[Referencing proof] “So how do we it? Nobody really knows. You just try and fail and get frustrated and hope for inspiration. For me it’s an adventure, a journey. I usually know more or less where I want to go, I just don’t know how to get there. The only thing I do know is that I’m not going to get there without a lot of pain and frustration and crumpled-up paper.”

To read the entire book, all 140 small pages, head to amazon. To read the 25 page essay that led to the book, here you go.

His original essay was posted on and unleashed a firestorm. Many commented and soon after, Paul wrote a follow-up response.


I don’t agree with everything in the book or his original essay but so much resonated with me. I’ve been saying for a while to my students and colleagues that we’re focusing on the wrong things, that “x” isn’t the point. The notation and language don’t matter nearly as much as we claim they do. We’ve gotten mired down with the minutiae and lost sight of our original goal: solving problems that in some way involve numbers. Not algebra, not Please Excuse My Dear Aunt Sally, not which side of the fence you’re on about graphing calculators. None are the point.

I could go on all day but Paul did a much better job and was concise to boot. Tis the nature of academics to form committees, commiserate, and change little. I love to talk as much as the next chatty Kathy but action is far more important to me and this field. So, here is a mathematician’s proposal:

New Life and Mathway, of which I’m a member, has spent the last year developing new goals and outcomes, new course descriptions, and a new vision for what developmental mathematics should be. My colleague, Heather Foes, and I are taking said list of outcomes and bringing them to life.

This course is fundamentally like nothing we teach now at the dev. level, which is exciting and daunting all at the same time. Acquiring skills is not the goal of the course; acquiring the ability to think, solve problems, and see the world with a mathematical slant is.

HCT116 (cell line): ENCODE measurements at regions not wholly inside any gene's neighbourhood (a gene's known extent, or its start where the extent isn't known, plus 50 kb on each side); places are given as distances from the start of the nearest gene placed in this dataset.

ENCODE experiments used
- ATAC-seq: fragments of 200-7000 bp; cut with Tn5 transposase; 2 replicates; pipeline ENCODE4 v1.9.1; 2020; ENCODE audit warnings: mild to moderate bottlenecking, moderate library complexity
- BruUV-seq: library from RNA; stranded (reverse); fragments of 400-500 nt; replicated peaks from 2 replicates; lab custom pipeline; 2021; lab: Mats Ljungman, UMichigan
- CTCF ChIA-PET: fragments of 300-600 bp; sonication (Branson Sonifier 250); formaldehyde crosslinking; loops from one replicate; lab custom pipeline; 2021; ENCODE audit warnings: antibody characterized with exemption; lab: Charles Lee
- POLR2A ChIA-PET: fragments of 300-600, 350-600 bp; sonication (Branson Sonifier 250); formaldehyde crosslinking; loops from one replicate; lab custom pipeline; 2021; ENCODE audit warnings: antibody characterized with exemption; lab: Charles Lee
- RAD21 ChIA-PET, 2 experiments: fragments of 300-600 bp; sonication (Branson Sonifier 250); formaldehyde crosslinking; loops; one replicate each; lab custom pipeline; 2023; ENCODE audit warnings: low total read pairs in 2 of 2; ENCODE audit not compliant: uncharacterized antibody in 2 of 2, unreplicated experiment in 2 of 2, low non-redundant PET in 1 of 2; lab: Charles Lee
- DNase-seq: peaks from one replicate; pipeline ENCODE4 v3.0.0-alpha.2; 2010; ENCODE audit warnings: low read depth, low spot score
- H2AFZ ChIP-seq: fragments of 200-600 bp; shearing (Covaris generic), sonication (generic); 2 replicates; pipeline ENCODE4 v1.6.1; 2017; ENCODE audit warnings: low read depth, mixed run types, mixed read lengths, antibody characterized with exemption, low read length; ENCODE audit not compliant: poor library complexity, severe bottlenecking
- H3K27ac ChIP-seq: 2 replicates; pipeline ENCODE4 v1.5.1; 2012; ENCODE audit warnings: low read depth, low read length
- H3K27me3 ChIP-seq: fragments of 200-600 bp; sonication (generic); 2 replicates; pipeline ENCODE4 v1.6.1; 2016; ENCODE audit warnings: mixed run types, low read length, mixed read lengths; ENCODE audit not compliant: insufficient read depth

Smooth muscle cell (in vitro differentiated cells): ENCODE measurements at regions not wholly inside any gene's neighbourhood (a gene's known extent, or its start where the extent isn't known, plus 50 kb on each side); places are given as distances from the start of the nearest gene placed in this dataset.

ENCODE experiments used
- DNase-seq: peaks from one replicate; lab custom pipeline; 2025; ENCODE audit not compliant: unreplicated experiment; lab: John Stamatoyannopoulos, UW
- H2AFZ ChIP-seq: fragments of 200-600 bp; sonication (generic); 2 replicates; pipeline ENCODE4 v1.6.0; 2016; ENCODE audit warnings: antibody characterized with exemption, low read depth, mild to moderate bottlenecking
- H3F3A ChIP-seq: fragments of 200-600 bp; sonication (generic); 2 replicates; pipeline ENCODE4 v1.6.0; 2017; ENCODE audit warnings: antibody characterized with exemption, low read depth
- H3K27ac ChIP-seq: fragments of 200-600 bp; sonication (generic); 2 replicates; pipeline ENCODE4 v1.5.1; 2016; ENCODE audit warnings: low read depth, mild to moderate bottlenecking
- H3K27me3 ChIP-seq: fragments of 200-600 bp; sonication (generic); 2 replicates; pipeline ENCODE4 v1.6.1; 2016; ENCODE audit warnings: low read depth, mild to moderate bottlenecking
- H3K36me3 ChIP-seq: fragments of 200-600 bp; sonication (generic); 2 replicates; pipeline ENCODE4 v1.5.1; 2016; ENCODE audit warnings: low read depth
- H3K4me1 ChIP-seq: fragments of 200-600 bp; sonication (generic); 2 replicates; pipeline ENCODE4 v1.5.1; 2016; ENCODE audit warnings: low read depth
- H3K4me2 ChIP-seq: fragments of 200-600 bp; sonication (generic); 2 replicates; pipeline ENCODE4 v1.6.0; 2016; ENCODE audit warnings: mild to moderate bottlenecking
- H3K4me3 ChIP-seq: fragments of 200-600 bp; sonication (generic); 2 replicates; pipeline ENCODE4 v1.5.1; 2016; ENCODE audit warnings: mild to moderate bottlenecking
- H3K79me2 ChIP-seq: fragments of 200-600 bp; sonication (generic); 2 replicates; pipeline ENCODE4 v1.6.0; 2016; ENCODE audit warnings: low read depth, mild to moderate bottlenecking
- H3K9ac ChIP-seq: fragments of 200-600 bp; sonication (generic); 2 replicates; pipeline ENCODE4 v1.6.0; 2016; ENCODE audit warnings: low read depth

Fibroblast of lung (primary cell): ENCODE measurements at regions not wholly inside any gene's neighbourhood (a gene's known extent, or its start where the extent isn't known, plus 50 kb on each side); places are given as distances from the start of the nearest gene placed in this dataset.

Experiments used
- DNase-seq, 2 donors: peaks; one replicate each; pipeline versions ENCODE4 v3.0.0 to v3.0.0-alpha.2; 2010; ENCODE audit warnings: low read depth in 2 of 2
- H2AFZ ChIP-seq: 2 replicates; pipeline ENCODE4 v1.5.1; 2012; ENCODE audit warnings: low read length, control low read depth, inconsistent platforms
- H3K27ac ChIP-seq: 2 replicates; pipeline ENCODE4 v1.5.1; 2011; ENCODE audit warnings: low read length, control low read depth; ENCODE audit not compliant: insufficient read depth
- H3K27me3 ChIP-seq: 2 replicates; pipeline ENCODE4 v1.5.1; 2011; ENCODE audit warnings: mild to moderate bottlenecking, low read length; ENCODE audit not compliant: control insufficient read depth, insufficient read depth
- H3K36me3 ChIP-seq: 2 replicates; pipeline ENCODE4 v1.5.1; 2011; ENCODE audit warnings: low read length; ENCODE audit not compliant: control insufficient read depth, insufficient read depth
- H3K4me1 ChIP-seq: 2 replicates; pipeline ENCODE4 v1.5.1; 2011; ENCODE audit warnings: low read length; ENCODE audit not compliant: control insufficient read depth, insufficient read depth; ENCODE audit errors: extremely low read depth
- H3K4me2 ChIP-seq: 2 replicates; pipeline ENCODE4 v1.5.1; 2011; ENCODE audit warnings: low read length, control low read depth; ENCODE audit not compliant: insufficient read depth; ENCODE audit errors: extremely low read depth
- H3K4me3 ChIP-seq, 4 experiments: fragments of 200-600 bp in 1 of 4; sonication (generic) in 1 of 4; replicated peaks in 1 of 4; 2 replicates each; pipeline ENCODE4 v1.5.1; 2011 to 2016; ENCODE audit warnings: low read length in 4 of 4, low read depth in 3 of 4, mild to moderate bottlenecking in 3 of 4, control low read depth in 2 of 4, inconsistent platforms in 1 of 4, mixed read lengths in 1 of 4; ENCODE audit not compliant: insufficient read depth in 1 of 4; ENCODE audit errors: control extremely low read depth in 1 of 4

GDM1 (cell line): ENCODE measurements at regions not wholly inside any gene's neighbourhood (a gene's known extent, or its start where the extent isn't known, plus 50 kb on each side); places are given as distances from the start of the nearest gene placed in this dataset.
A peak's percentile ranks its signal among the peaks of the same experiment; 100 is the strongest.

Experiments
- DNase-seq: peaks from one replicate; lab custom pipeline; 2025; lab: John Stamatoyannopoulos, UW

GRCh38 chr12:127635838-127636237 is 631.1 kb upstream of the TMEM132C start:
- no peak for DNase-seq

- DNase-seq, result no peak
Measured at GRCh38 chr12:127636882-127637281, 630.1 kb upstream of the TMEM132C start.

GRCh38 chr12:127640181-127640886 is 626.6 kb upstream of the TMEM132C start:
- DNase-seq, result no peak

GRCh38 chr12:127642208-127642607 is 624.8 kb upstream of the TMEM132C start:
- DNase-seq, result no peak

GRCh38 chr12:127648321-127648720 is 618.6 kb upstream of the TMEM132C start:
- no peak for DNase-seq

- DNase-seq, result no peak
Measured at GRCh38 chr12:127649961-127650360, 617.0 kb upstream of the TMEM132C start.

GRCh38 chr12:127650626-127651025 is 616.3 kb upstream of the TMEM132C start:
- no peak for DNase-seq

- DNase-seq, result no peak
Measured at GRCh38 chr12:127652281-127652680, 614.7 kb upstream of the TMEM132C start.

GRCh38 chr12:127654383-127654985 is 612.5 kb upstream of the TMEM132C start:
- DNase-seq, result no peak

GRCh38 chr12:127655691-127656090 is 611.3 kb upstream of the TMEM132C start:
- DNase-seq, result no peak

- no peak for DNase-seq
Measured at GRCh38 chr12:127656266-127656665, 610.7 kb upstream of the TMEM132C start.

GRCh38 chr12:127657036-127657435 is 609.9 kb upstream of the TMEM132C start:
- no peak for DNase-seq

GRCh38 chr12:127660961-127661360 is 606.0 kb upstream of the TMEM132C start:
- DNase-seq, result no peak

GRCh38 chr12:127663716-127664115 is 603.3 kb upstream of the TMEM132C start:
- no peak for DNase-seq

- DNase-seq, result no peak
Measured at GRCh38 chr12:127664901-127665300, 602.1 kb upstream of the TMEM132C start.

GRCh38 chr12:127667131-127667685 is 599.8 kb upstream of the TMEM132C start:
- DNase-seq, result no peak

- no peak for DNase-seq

An example: we may give them a situation (one that’s interesting and relevant to them) where interpreting a graph is needed. Some students will have no difficulty but some may not be able to get past the 2 dimensional aspect of it and need more help in that. Having tools, some individual and online, that assist them to improve their skills can be very beneficial. But the end goal is not the skill or proving mastery of it. The end goal is that original situation that needed to be understood and just happened to have a graph in it.

Sure we’ll have to do some direct instruction but that will not be the whole class. Students will ask for help and tools when they need them. Tell when they ask but not before then and not too much.

I want to get away from students "working the system" or just "playing the game" like I see so much in our current classes. Even some of my most successful students in the traditional courses like algebra, trig, calculus really don't grasp mathematically what we're doing, with good reason. That's not our focus and hasn't been in a long time. But in our statistics courses, Math for Elementary Education courses, and some other "non-traditional" courses, they have a much better grasp at what the point is. Those courses aren't perfect but the goals, methods, and outcomes are not fully focused on a set of skills but instead of way of thinking. I don't think it's coincidental that the pass rates are higher in those courses and students often enjoy them more.